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Becoming a Business Owner – Step by Step
Choosing a Legal Structure
When you have begun to outline your business plan, it’s time to decide on a legal structure. The legal structure of your company decides, among other things, upon:
- the number of people involved
- their personal financial risk
- making decisions in management
- allocating profits and losses
- filing taxes
The most common legal business structures in the US are:
- sole proprietorship, which is often used for small businesses with a single owner
- partnership, with applies to many businesses owned by two or more people
- limited liability company (LLC), which is ideal for keeping financial responsibilities low.
A corporation is rather recommended for larger, more established businesses, while cooperatives are particularly common in certain industries, such as agriculture.
If you have little to no experience with business administration, you might seek professional help from your mentor or a lawyer to advise you on legal structures. Generally speaking, you should never underestimate the importance of sound legal advice.
A good lawyer does not only help you to find the best legal structure for your new enterprise. He or she also ensures that you are compliant with all relevant laws, for example, regarding online business for e-commerce, environmental regulations for manufacturing, or local labor laws with regard to your employees.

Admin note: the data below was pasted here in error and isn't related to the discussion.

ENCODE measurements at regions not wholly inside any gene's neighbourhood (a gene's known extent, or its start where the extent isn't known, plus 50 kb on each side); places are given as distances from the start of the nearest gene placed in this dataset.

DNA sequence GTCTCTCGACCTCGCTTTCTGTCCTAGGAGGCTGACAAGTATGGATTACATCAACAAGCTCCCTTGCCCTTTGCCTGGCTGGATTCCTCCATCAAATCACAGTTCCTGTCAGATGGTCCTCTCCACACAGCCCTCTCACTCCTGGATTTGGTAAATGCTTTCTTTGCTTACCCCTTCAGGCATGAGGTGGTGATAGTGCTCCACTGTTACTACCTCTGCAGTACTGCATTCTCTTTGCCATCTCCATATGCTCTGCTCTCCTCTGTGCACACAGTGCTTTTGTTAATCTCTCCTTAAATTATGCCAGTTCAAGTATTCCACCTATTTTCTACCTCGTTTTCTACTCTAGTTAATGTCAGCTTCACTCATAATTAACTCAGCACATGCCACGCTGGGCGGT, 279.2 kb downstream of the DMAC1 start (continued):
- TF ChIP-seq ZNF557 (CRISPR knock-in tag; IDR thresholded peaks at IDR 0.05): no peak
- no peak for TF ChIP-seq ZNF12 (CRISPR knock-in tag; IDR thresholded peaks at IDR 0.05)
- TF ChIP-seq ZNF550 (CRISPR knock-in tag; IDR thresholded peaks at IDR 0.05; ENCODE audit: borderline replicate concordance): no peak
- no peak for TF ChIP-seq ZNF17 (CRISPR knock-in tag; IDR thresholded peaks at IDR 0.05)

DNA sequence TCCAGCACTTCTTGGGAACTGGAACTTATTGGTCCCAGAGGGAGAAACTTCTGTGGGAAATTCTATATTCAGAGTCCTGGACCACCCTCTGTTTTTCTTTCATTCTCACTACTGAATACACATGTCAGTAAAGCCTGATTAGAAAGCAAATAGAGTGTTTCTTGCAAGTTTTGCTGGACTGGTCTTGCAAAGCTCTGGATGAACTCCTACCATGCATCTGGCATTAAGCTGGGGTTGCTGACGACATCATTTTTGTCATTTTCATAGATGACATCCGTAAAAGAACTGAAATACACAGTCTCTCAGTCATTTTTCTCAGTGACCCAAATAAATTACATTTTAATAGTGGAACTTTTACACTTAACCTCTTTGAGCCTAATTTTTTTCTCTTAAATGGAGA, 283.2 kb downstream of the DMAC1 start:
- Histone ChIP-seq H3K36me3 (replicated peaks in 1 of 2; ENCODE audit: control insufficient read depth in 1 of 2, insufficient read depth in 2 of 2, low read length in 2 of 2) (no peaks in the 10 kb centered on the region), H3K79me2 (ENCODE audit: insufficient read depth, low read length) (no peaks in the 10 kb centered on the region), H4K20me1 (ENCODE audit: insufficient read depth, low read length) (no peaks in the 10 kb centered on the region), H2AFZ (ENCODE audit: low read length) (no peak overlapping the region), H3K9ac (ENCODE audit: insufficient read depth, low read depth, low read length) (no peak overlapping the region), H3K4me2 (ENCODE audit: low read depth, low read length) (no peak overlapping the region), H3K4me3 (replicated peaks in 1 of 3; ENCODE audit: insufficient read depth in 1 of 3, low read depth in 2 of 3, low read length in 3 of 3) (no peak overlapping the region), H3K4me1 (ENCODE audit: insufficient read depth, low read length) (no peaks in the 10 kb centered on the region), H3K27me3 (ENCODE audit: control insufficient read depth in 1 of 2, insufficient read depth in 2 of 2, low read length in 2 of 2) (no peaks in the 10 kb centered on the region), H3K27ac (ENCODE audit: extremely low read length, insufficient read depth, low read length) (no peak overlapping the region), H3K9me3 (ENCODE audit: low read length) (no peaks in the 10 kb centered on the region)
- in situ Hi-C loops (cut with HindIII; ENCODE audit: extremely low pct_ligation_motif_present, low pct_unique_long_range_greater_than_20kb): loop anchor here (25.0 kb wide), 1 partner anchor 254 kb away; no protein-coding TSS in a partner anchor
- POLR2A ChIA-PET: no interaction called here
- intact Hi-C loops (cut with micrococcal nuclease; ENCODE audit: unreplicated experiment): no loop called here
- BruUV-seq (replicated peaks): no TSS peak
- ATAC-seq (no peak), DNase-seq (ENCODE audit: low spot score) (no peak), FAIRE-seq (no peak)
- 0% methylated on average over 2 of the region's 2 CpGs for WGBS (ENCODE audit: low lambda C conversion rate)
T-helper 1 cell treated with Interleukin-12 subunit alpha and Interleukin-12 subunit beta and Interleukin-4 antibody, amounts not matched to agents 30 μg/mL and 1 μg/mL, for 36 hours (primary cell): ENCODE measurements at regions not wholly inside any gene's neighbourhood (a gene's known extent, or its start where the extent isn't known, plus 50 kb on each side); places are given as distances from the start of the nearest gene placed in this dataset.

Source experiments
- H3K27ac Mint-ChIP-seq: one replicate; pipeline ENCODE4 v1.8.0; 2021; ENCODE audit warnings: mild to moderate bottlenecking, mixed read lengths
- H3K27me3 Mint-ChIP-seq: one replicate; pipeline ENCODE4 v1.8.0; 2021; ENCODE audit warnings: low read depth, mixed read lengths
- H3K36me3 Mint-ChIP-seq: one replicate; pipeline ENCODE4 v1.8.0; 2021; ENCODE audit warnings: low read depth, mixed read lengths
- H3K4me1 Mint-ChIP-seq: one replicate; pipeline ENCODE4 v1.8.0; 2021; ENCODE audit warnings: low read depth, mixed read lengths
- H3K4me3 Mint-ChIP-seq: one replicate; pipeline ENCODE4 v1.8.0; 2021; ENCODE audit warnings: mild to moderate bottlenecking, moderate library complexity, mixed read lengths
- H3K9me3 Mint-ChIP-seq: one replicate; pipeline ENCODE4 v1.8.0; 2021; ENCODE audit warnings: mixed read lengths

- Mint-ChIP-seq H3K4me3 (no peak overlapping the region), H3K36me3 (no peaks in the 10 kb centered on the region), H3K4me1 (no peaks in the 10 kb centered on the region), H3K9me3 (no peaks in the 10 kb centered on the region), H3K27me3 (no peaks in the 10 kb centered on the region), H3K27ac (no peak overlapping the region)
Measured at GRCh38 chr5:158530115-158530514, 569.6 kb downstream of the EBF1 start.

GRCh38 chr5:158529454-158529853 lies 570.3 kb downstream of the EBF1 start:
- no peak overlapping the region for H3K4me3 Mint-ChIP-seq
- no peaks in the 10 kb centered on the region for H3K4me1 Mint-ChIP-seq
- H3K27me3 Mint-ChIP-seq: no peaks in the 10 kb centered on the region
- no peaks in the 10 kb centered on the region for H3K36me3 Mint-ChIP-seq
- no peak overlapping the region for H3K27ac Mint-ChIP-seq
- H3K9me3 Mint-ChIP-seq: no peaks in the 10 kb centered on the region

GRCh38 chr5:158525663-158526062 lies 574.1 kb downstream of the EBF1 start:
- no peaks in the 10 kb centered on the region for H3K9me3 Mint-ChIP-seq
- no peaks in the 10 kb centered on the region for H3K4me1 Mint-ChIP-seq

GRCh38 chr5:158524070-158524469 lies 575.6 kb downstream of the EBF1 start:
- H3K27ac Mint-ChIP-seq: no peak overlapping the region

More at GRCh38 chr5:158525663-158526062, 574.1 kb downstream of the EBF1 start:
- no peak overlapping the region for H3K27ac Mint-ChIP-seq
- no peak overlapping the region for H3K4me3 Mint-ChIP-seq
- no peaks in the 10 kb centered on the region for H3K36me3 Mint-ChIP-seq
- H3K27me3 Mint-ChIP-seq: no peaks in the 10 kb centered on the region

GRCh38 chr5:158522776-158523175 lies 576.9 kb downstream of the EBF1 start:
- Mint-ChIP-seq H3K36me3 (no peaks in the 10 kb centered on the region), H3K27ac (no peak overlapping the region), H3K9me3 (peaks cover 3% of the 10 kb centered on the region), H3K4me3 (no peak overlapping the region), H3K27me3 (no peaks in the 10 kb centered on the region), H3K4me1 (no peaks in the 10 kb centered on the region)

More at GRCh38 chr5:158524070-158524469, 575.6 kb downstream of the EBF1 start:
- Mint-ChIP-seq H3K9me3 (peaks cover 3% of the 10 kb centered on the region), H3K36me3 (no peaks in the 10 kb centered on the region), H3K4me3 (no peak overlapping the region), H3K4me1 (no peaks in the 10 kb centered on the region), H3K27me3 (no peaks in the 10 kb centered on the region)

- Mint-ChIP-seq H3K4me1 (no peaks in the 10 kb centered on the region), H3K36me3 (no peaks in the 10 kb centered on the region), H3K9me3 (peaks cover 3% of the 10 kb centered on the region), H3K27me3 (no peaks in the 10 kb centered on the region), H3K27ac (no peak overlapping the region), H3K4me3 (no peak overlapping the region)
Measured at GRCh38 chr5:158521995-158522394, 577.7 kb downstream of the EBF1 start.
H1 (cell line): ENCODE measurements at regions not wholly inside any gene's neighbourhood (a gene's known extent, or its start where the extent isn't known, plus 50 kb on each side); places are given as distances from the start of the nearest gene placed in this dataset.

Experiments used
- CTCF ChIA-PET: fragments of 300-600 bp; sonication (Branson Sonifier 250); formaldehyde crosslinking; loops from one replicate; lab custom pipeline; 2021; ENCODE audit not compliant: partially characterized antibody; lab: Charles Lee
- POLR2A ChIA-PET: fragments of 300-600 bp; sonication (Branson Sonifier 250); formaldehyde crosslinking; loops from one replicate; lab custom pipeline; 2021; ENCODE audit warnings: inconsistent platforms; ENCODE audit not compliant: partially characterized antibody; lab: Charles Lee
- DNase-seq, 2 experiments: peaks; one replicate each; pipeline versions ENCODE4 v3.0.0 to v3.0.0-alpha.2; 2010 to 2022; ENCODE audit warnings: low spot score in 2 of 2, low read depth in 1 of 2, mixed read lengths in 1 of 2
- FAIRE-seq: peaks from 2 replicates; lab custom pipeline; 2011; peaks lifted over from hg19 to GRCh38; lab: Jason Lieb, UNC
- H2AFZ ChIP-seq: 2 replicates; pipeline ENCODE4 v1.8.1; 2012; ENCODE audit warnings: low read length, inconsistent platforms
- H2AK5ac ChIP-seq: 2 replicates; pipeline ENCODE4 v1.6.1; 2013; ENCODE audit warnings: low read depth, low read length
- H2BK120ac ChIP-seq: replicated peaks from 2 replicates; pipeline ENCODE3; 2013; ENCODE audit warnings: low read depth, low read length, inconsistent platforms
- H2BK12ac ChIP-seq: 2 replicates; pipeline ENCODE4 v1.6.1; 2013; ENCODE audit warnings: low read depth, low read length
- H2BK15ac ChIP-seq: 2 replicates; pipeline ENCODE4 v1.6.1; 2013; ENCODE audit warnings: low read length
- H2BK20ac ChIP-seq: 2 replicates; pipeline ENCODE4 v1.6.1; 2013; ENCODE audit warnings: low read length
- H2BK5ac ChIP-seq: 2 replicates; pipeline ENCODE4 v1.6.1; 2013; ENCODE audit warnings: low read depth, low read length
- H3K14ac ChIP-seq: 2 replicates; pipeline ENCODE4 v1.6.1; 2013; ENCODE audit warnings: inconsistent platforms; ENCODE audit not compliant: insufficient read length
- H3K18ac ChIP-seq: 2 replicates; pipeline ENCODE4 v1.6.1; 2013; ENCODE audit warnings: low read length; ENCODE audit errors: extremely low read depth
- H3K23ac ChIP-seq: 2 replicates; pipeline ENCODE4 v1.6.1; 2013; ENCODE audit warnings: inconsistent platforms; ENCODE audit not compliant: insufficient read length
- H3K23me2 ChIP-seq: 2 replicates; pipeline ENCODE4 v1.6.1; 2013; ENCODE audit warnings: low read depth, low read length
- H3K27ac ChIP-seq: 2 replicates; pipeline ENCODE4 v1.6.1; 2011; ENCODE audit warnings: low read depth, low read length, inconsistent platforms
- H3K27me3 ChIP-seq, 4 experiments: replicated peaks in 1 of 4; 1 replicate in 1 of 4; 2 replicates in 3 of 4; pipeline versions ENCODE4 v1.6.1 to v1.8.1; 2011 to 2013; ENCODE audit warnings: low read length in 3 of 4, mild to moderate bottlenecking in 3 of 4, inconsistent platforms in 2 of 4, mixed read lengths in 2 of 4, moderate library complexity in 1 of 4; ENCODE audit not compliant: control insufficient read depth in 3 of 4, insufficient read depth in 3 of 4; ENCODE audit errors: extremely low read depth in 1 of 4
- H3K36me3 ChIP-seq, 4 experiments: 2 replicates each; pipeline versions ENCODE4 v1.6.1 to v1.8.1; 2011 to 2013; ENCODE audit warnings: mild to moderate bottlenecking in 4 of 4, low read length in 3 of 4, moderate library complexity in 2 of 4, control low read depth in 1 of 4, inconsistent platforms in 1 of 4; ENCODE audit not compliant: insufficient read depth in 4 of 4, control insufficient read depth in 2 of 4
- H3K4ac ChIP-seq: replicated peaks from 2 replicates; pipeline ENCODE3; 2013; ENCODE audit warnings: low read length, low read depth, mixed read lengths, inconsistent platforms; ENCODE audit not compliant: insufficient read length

Registering Your Company
After choosing a business structure, you must think about the name of your new company. Make sure to choose a name that doesn’t infringe on current US trademarks. Furthermore, it should be available as a URL or social media handle to advertise your new business online. Now you can find out more about local filing requirements and register your company!
Obtaining Licenses, Permits, and Certifications
Some businesses require special licenses and permits. For instance, if you want to open a shop for outdoor equipment, including hunting rifles, you have to obtain a federal license for selling firearms. Licenses and permits are issued by the federal government, as well as various state governments. To find out what kinds of permits you need, please use this handy online tool.
If you work as an independent contractor in a sole proprietorship, you may sometimes need an official license to carry out your chosen profession in the US (e.g. as a dentist or an architect). If you don’t have that license yet, get one as soon as possible, or you will get in trouble with the law.
Even if you don’t need a license job, check which professional certifications are common in the US. While your current qualifications are easily recognized in your home country, this may not always be the case in the US. Having the established US qualification enhances your credibility.
Acquiring Financial Skills
When it comes to financing your business, you should have some basic knowledge of finance-related topics. Again, professional advice or further training could be required. At the very beginning, do make sure that your personal budget can accommodate the strain of becoming self-employed.